South Korean president calls for single economic community with North to bring peace, prosperity


AUGUST 15, 2018

North Koreans stand before a roadside mosaic of Kim Il Sung and Kim Jong Il to pay their respects to the dead leaders. Kim Jong Il died in 2011, Kim Il Sung in 1994. – David Guttenfelder, AP

SEOUL – South Korean President Moon Jae-in called for a single economic community between North and South Korea on Wednesday, saying that closer railway, energy and economic cooperation would bring peace and prosperity to Northeast Asia.

Moon said that the first step would be to physically reconnect road and rail connections with North Korea by the end of the year. He spoke at a ceremony marking South Korea’s independence from Japanese rule in 1945.

Moon also proposed the creation of an “East Asian Railroad Community,” which would connect the two Koreas, China, Japan, Russia and Mongolia and would turn into an energy and economic bloc that would include the United States.

“We must overcome division for our survival and prosperity,” Moon said. “Even though political unification is still far away, building a single economic community first by settling peace and freely traveling back and forth between the two Koreas will become genuine liberation for us.”

Moon, who has made improved ties with Pyongyang a key focus since taking office in May 2017, noted that the European Union first began as a coal and steel community and said that improved economic ties would help push the peace process forward.

“Peace and the economy are synonymous,” he said.

Moon has also pushed for restarting economic projects such as the Kaesong Industrial Complex in North Korea, a manufacturing park located six miles north of the heavily armed border between the two countries.

Kaesong park opened in 2004 and South Korean businesses employed over 50,000 North Koreans to make clothing and electronics there before it was shuttered in 2016 as retaliation for North Korean missile and nuclear tests.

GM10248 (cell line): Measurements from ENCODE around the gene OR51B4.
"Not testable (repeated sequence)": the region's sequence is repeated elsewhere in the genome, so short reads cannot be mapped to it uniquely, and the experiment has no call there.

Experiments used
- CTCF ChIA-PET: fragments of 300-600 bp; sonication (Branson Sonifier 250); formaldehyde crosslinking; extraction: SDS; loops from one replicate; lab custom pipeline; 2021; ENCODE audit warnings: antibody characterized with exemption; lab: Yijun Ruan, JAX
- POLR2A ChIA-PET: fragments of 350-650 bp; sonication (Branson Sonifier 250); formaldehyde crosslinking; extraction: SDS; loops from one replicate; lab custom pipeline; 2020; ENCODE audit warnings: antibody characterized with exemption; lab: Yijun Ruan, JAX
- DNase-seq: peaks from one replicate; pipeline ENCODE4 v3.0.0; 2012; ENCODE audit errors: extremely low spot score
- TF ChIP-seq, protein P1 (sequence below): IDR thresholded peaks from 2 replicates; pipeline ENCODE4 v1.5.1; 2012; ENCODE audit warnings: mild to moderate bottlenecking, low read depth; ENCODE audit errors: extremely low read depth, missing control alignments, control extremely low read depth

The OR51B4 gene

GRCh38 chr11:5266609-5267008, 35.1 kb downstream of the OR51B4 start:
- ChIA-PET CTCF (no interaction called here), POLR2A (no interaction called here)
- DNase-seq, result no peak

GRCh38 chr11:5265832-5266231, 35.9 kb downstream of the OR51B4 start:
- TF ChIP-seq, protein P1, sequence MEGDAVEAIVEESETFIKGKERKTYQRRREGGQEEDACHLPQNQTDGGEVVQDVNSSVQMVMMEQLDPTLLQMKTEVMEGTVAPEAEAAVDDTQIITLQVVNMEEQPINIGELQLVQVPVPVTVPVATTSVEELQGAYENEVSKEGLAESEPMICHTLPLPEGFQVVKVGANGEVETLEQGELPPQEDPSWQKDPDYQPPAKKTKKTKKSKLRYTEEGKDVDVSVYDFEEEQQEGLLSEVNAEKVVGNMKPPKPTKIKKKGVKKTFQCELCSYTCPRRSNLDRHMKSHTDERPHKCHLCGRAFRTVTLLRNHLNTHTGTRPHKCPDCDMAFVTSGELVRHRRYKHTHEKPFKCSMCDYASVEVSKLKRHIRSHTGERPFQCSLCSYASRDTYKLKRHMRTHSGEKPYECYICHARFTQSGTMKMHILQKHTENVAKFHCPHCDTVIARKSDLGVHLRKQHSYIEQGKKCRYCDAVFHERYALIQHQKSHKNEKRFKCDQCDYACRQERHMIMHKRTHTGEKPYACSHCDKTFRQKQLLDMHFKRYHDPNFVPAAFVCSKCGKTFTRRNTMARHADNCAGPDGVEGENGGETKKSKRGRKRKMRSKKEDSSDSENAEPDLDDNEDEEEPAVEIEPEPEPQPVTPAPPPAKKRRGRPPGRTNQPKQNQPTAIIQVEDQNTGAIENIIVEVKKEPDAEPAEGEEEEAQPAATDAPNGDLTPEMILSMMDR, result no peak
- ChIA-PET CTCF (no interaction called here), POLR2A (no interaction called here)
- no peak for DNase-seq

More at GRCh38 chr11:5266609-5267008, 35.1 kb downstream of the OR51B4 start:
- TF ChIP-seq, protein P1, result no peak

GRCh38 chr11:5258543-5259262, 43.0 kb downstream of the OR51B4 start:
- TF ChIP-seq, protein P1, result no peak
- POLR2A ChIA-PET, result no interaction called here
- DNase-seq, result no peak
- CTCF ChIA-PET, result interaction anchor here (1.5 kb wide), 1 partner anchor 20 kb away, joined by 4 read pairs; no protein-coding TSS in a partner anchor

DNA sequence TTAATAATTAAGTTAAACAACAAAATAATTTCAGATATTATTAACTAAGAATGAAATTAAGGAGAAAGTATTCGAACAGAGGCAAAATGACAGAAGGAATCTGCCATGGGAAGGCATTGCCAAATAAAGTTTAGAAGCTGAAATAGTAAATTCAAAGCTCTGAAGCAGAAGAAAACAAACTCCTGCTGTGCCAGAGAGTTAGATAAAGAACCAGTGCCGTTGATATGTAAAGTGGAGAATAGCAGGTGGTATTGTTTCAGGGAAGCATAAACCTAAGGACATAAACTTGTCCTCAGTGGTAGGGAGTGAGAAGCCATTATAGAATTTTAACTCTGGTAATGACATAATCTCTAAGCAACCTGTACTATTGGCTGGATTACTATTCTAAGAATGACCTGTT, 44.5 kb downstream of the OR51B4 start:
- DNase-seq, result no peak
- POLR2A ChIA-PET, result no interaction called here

Moon estimated that cross-border economic cooperation would generate at least $150 billion over the next 30 years, citing a study by a state-run think tank.

However, he said that economic cooperation cannot be carried out “in earnest” until the complete denuclearization of the Korean Peninsula – and peace – are established.

Moon said that he would take an “audacious step” towards those goals when he visits Pyongyang next month for talks with North Korean leader Kim Jong Un. It will be the third time the two leaders meet in a series of diplomatic engagements that began with their summit in the border village of Panmunjom in April.

However, any plan for economic cooperation in North Korea is severely limited by United Nations sanctions that limit trade with the communist nation. The sanctions were imposed in December 2017 in reaction to the North’s nuclear weapons program.

between President Donald Trump and Kim in Singapore in June produced an agreement that committed “to work toward complete denuclearization of the Korean Peninsula,” but provided few details of how that could work. Last week, National Security Adviser John Bolton slammed North Korea, saying the country has “not taken the steps we feel are necessary to denuclearize.” Washington has insisted that sanctions will not be lifted until complete denuclearization.

North Korea said last week that it had stopped nuclear and missile tests, dismantled a nuclear test ground and killed in the 1950-53 Korean War.

Pyongyang called on the U.S. to reciprocate its “goodwill measures” by easing sanctions and claimed that Washington was following an “outdated acting script.”

In Tuesday’s speech, Moon called on the United States and North Korea to cooperate to move the peace process forward. “I hope that the implementation of the complete denuclearization of North Korea and corresponding comprehensive measures by the United States will be pursued quickly,” he said.

Once peace is established, Moon said that other economic projects would be pursued, including the creation of special economic zones in South Korean provinces that border the North.

Courtesy: USA Today